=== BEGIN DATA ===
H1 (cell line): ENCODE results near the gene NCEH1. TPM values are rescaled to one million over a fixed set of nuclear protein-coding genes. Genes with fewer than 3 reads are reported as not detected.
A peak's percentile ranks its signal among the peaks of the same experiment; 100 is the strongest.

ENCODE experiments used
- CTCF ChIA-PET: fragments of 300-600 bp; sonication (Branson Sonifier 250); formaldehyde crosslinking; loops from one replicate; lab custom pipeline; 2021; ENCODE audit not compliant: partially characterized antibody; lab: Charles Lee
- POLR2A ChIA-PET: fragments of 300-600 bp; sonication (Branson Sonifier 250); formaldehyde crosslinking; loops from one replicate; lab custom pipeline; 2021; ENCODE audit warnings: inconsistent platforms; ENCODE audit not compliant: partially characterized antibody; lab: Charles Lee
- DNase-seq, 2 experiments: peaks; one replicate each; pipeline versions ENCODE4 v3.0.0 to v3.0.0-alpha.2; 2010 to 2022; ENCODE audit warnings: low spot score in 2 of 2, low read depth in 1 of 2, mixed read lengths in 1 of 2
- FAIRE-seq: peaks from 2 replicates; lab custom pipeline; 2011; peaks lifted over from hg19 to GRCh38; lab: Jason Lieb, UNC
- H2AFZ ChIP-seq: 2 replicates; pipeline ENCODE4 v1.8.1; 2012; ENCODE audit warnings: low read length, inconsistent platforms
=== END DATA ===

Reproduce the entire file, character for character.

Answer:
H1 (cell line): ENCODE results near the gene NCEH1. TPM values are rescaled to one million over a fixed set of nuclear protein-coding genes. Genes with fewer than 3 reads are reported as not detected.
A peak's percentile ranks its signal among the peaks of the same experiment; 100 is the strongest.

ENCODE experiments used
- CTCF ChIA-PET: fragments of 300-600 bp; sonication (Branson Sonifier 250); formaldehyde crosslinking; loops from one replicate; lab custom pipeline; 2021; ENCODE audit not compliant: partially characterized antibody; lab: Charles Lee
- POLR2A ChIA-PET: fragments of 300-600 bp; sonication (Branson Sonifier 250); formaldehyde crosslinking; loops from one replicate; lab custom pipeline; 2021; ENCODE audit warnings: inconsistent platforms; ENCODE audit not compliant: partially characterized antibody; lab: Charles Lee
- DNase-seq, 2 experiments: peaks; one replicate each; pipeline versions ENCODE4 v3.0.0 to v3.0.0-alpha.2; 2010 to 2022; ENCODE audit warnings: low spot score in 2 of 2, low read depth in 1 of 2, mixed read lengths in 1 of 2
- FAIRE-seq: peaks from 2 replicates; lab custom pipeline; 2011; peaks lifted over from hg19 to GRCh38; lab: Jason Lieb, UNC
- H2AFZ ChIP-seq: 2 replicates; pipeline ENCODE4 v1.8.1; 2012; ENCODE audit warnings: low read length, inconsistent platforms